DEAR BOB: Thanks for your great advice about six months ago regarding the good-faith deposit amount a home buyer should include with his/her purchase offer. You said a big deposit check often makes up for a low purchase offer. Last month we offered to buy a house that had been listed for sale since November. Based on our experience inspecting other nearby homes for sale and having our bid on another house rejected by its seller, we knew the house we wanted to buy was priced far above market value. Remembering your strategy, we made a $25,000 good-faith deposit with our purchase offer, which was $65,000 below the home’s asking price. To our surprise, our offer was accepted without even a counteroffer. We later learned from the listing agent that the seller had rejected a higher purchase offer, which had only a $1,000 earnest money deposit. Thanks for your great advice, which helped us buy at a bargain price – Harold W.

DEAR HAROLD: Congratulations on remembering my advice to make a big good-faith deposit when making a low purchase offer price. Your substantial $25,000 earnest money deposit showed the seller you were serious buyers who really wanted that house.

Purchase Bob Bruss reports online.

That other buyer who made only a $1,000 deposit might have been just as serious but the low deposit wasn’t convincing enough to the seller. Also, time was on your side because the seller was probably getting anxious because the home had been listed for sale several months without a sale.


DEAR BOB: We are moving back to Texas and want to know if a “sealed bid” home sale is a good way to sell our home for maximum profit without involving a real estate agent? – Cathie and Bob L.

DEAR CATHIE AND BOB: It sounds like you read one of those “how to sell your home yourself” books. Unless your home is located in an extremely “hot” seller’s market (meaning there are more qualified buyers than homes for sale), selling without a professional realty agent to list your home for sale is not a smart idea.

Sealed bid home sales often work to sell distressed homes, such as at FHA or VA foreclosure sales. But those government agencies don’t care about maximizing net profit. They just want to get rid of their foreclosures. Selling your home to the highest bidder in a sealed bid sale could be a major mistake.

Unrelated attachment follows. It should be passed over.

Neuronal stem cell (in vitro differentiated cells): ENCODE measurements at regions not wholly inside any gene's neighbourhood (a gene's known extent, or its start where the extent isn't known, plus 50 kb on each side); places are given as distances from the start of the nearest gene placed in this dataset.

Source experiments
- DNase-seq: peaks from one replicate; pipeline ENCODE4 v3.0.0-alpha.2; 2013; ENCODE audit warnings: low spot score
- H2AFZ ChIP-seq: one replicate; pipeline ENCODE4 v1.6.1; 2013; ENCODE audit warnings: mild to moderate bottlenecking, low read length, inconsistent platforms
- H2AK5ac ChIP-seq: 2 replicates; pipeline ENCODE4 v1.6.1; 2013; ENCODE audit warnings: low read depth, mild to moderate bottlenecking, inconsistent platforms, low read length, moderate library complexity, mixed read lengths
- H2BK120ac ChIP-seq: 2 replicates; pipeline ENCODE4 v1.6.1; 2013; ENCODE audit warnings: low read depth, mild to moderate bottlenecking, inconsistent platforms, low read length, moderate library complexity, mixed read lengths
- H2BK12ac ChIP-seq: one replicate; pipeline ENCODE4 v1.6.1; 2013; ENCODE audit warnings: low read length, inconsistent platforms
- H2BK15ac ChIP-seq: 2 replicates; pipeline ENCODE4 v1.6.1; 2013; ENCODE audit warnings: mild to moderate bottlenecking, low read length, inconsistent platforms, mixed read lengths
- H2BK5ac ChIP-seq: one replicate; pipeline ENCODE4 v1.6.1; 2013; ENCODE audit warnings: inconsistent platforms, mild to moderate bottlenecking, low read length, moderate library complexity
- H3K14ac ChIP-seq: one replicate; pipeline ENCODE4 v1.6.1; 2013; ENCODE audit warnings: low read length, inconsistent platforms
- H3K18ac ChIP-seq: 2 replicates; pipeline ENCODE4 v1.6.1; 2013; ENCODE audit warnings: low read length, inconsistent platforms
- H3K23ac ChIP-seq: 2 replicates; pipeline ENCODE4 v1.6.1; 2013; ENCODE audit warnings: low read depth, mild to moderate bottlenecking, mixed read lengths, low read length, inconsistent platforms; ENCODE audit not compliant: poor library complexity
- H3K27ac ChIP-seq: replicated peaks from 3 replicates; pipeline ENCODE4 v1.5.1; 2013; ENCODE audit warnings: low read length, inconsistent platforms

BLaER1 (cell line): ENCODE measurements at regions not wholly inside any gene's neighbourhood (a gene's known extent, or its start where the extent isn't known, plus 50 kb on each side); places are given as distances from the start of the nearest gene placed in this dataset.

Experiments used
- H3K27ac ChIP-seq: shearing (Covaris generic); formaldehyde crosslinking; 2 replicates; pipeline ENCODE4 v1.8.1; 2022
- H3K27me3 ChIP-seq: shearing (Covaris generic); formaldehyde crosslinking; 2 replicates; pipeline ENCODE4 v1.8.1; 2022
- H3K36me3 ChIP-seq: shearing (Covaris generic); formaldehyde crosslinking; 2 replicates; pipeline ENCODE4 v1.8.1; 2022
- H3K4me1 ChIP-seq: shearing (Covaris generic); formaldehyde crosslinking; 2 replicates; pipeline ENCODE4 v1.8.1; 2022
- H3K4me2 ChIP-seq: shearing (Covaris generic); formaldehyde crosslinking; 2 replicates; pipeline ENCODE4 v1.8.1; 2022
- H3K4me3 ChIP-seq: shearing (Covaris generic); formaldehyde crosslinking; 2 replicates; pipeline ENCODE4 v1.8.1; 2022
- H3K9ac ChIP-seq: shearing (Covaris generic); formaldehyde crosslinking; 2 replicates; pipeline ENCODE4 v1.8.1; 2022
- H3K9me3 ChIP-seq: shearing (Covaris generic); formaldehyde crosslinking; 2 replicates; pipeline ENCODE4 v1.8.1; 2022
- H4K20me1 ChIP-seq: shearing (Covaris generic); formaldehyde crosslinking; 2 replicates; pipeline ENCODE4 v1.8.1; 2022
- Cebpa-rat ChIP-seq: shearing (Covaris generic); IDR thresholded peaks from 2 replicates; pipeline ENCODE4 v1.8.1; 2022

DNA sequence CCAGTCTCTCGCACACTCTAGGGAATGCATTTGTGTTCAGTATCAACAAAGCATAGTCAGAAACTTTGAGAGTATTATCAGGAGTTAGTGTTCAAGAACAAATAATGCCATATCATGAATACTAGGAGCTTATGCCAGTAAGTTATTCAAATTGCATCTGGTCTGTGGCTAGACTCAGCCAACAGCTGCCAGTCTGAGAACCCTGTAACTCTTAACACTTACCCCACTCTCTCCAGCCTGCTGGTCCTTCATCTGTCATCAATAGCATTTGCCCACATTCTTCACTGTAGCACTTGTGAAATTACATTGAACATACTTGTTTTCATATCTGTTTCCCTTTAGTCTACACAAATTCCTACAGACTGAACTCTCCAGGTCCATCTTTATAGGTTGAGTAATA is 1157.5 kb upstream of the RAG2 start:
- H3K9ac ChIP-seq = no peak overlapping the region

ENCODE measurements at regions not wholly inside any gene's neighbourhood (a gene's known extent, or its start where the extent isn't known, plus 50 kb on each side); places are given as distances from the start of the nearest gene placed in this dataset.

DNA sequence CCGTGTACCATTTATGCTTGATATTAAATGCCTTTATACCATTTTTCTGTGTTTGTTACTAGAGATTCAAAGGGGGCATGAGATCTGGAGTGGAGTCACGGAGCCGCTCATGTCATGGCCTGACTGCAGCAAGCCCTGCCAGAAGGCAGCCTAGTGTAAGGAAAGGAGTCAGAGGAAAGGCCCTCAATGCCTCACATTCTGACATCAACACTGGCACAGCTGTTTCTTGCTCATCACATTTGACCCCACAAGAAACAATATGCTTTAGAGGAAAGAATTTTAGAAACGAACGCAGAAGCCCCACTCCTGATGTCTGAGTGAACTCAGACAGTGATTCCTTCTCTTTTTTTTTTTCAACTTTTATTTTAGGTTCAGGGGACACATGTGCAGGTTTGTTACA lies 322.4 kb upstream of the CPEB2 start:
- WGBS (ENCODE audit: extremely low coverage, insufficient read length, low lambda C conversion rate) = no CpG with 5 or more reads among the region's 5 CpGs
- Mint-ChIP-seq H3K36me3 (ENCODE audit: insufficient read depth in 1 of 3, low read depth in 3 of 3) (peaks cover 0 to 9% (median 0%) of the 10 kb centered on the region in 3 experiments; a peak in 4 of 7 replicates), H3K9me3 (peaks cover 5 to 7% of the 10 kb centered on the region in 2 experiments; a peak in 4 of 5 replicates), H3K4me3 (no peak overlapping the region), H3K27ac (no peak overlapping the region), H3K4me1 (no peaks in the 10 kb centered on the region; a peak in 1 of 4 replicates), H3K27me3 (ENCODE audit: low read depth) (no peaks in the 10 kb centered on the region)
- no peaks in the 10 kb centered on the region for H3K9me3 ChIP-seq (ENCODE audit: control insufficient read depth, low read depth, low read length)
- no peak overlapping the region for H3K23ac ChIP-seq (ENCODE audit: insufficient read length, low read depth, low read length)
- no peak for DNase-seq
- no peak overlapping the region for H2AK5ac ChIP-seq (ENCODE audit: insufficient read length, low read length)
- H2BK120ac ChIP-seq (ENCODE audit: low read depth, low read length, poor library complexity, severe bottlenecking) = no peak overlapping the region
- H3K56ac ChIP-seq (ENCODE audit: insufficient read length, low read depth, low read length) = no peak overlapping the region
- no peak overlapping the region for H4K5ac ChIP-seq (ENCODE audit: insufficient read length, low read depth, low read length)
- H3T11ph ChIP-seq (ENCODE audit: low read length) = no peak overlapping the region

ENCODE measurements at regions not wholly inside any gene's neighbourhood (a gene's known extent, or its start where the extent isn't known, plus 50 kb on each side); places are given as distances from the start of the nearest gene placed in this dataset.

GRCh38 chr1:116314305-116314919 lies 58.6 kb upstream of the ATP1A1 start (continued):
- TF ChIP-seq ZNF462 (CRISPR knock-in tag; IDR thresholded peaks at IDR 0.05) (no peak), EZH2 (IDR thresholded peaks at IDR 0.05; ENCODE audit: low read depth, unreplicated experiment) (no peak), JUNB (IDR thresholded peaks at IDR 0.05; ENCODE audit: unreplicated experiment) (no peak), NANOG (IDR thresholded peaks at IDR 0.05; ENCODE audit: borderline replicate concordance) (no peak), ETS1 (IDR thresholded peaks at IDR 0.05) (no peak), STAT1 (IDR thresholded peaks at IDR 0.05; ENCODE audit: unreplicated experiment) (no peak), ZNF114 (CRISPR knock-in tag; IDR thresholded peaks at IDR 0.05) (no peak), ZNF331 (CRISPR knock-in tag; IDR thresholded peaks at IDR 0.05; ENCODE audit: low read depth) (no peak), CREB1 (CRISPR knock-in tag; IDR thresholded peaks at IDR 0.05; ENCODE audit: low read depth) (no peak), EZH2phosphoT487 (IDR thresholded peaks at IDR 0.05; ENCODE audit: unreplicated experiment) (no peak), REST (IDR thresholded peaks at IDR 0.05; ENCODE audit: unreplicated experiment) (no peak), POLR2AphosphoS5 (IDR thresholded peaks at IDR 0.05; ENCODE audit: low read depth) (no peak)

Before you decide to sell your home alone, please interview at least three successful realty agents who sell homes in your vicinity. Each agent will give you their listing presentation, including a written CMA (comparative market analysis).

This vital form shows the recent sales prices of comparable neighborhood homes, asking prices of similar nearby homes (your competition) and asking prices of recently expired listings like your home, which didn’t sell.

Based on the CMA, each agent will give you his/her opinion of your home’s market value. Even if you then decide to try selling alone, the agents won’t mind because they know most “for sale by owner” sellers usually list their homes for sale with a professional agent within 30 to 60 days and you’ll probably call one of those agents.


DEAR BOB: You frequently mention a “stepped-up basis” for inherited property. Who decides the stepped-up value? – Charlene F.

DEAR CHARLENE: It’s up to the heir to document the inherited property’s fair market value at the time of receiving the property title. Although the IRS doesn’t require a professional appraisal, that is the best method.

Another alternative would be to obtain a market value opinion letter from a local real estate broker. An additional method is to use the local property tax assessor’s valuation if the property was recently reassessed at full market value.


DEAR BOB: We bought our home two years ago on a land contract. It was drawn up by a Realtor and recorded at the court house. Now the previous owners have filed bankruptcy. We are being told our last two years of ownership mean nothing. We want to take title to the house, but the mortgage company is tacking on the back payments our sellers didn’t make (although we made our payments to the sellers on time). Is there anything we can do? – Donald B.